There’s many a lonely hearth-stone tonight in wide Mayo,
There’s many a gallant heart content again can never know
But darkest woe and grief for him the saintly true and tried,
Who on the Saxon scaffold that day for freedom died.
-- From “The Priest of Addergool,” by William Rooney (Founder of Castelbar’s first public library) 1898
In June 2013 we spent two weeks in the lovely little village of Lahardane (sometimes spelled Lahardaun), County Mayo, on the western shore of Lough Conn. Lahardane, and the parish of Addergoole, is known by many in Ireland as home of the “Titanic Fourteen,” 14 locals who were aboard the Titanic, 11 of whom were lost.
There is a beautiful memorial park there commemorating those victims. The day we went to visit the park my eye was drawn to a Celtic cross monument on the roadside nearby. I thought it was related to the Titanic story, but when I went over to look at it I discovered it was actually a monument to Father Andrew Conroy. I had never heard of him before, but would learn that he played a heartbreaking part in the tragic 1798 Rising.
As is often the case with these monuments you find dotted around the small villages of Ireland, Father Conroy is not one of the figures you see prominently featured in the overall history of the ’98 Rising, but in the local area his memory is still revered by many more than two centuries after his death.
Little has been written of his early life, but he apparently grew up somewhere in the vicinity of Lahardane, where he was educated by the local clergy in a hedge school. Conroy followed in the footsteps of the “Wild Geese” to France, but he went to study for a vocation in the priesthood, not to join the Irish Brigade.
(Left: The ruins of the ancient church at Addergoole cemetery, with Lough Conn in the background.)
After being ordained he returned to Mayo and was appointed the priest for the parish of Addergoole (Lahardane). He started several hedge schools in the area to try to help give the children of the local population a chance at success under a system that provided very few opportunities to poor Catholics.
At the time, this area west of Lough Conn was very rural and isolated with a mostly poor, Catholic population. His time in France would have allowed Father Conroy to become acquainted with how much better the “haves” of the world lived than did his poor west Mayo parishioners. With many of them working land owned by rich and often absentee British landlord, one could imagine that the young priest may have developed an affection for his parishioners and harbored resentment toward the British establishment that helped to keep them in such destitute conditions. Over many years, such an emotion can become quite strong. This may have given him sympathy with the United Irish movement that developed many years later, but there is no indication that Father Conroy ever became a part of that organization.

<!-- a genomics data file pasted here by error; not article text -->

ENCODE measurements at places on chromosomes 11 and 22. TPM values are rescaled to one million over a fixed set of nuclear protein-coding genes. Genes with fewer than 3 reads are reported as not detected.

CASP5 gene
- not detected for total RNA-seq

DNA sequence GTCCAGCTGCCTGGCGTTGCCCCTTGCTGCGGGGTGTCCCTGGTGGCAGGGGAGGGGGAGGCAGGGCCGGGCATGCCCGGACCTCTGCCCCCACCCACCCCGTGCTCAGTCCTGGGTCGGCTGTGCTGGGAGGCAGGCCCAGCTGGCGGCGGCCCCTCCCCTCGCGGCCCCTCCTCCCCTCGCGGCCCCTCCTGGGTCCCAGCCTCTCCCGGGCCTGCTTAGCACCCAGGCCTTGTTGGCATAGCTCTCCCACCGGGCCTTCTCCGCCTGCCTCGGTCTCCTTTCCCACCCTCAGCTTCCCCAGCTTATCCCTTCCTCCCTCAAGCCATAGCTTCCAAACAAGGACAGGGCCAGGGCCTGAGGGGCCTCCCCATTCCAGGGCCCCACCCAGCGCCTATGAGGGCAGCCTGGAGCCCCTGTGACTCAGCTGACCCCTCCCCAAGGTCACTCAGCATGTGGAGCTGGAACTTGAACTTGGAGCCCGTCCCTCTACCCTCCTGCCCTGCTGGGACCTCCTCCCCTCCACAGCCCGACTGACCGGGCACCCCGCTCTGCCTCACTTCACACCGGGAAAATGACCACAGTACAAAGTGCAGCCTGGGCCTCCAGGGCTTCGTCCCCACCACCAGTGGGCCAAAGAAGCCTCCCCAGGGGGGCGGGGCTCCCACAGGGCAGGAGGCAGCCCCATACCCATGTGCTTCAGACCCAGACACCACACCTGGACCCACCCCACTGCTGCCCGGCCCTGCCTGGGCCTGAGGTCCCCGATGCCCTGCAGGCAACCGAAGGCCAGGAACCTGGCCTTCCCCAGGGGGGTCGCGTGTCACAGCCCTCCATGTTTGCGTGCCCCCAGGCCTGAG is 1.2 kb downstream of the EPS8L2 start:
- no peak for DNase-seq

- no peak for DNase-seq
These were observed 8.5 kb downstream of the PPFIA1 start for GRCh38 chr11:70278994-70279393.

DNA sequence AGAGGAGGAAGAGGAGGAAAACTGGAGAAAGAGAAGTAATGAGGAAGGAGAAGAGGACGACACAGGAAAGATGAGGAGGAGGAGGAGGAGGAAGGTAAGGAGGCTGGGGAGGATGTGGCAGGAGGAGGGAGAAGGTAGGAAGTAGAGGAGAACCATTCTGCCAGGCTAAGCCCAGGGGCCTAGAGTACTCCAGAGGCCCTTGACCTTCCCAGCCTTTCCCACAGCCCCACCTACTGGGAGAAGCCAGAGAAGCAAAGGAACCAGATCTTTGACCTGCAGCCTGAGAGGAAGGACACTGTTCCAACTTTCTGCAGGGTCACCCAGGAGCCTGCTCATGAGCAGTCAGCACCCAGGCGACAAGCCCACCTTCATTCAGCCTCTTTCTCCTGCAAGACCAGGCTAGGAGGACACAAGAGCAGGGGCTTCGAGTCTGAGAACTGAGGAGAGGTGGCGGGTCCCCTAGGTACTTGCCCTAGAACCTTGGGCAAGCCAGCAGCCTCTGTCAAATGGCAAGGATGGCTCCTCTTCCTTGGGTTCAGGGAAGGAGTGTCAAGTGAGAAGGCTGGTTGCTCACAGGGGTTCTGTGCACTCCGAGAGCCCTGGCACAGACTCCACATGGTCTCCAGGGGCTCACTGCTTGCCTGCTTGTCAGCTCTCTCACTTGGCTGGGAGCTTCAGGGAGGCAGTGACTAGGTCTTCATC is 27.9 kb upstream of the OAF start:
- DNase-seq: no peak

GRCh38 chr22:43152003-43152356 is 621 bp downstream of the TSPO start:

When General Jean Joseph Humbert and his 1,000 French troops landed in Killcummin Bay (right) north of Killala on August 22, 1798, word quickly spread across County Mayo. Humbert issued a proclamation to the Irish people. (See at the end of the article.) It ended: "Union! Liberty! the Irish Republic! such is our shout. Let us march. Our hearts are devoted to you; our glory is in your happiness. Humbert rapidly took the small village of Killala and larger town of Ballina, just northeast of Lough Conn. The British correctly anticipated that his next object would be Castlebar, and the only good roads to it led through Foxford along the eastern side of Lough Conn. The British set up strong defenses there along the River Moy.
In northern Mayo many local priests showed up in Ballina, bringing in some of their parishioners to join Humbert’s forces. Though the hierarchy for the Catholic Church in Ireland opposed the United Irish rising, many parish priests, men who had a closer association with the people than the bishops, supported it.
Exactly what Father Conroy did in these early days of Humbert’s invasion is rather hazy. There were priests, most famously Father John Murphy in County Wexford, who were actively involved in leading Irish rebels during the rising, but there is no evidence that Father Conroy was ever directly connected to the United Irishmen or accompanied Hubert’s forces. How old Father Conroy was in 1798 is not certain, but at least one account referred to him as an “aged priest,” so he might not have been physically up to any direct participation.
(Below: A monument to General Humbert in Killala.)